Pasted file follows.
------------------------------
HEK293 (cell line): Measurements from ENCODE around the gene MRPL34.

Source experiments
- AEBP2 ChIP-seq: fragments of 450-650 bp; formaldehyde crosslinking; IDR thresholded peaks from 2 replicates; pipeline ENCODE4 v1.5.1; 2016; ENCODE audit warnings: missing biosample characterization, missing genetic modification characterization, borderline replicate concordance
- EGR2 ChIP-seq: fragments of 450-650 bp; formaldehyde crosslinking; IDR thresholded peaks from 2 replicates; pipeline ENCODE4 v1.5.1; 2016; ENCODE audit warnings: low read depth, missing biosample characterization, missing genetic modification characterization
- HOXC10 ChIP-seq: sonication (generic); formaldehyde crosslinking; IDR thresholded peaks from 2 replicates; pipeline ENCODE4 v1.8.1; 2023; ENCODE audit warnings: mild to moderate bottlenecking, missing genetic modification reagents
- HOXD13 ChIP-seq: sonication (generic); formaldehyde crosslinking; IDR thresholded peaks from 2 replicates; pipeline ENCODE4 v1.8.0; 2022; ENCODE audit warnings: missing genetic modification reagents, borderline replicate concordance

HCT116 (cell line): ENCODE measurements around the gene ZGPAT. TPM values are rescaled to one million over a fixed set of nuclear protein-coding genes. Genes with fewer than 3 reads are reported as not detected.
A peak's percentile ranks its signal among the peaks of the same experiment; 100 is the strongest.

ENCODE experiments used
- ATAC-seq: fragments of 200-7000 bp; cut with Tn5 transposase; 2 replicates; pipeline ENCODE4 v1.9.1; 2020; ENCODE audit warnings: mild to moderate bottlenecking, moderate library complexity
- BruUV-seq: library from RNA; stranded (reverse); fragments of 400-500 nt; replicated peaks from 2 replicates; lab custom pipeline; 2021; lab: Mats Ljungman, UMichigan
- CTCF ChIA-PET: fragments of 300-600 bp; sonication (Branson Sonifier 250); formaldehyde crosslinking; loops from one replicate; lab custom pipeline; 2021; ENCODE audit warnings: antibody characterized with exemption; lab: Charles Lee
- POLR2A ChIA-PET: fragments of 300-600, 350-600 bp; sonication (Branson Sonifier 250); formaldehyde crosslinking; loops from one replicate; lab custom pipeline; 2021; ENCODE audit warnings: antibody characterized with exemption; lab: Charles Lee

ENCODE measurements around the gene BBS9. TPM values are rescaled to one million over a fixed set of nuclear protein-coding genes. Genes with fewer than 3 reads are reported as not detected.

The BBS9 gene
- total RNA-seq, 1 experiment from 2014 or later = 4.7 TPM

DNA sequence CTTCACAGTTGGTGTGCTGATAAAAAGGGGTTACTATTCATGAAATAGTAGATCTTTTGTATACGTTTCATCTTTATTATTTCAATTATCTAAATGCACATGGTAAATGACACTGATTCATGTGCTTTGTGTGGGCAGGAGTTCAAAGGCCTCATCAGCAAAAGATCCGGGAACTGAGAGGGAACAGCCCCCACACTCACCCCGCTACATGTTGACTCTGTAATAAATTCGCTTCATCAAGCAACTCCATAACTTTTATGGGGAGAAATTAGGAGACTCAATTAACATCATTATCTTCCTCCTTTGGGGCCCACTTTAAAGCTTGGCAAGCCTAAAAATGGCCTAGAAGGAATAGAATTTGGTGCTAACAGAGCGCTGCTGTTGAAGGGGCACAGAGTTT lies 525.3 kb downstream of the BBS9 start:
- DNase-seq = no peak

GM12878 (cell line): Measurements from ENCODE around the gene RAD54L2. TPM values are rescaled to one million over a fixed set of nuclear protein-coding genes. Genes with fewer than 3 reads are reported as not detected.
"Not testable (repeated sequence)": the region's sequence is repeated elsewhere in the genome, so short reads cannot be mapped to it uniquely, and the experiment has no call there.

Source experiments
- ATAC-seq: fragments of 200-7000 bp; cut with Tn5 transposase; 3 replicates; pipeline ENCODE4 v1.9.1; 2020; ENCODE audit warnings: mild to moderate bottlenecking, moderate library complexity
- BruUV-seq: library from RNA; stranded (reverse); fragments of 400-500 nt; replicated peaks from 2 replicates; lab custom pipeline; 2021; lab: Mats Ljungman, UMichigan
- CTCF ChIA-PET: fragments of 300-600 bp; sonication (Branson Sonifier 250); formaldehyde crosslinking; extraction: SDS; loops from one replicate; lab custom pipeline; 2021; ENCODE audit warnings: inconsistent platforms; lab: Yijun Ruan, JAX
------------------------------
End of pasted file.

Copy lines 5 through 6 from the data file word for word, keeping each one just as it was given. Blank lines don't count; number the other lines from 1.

- HOXC10 ChIP-seq: sonication (generic); formaldehyde crosslinking; IDR thresholded peaks from 2 replicates; pipeline ENCODE4 v1.8.1; 2023; ENCODE audit warnings: mild to moderate bottlenecking, missing genetic modification reagents
- HOXD13 ChIP-seq: sonication (generic); formaldehyde crosslinking; IDR thresholded peaks from 2 replicates; pipeline ENCODE4 v1.8.0; 2022; ENCODE audit warnings: missing genetic modification reagents, borderline replicate concordance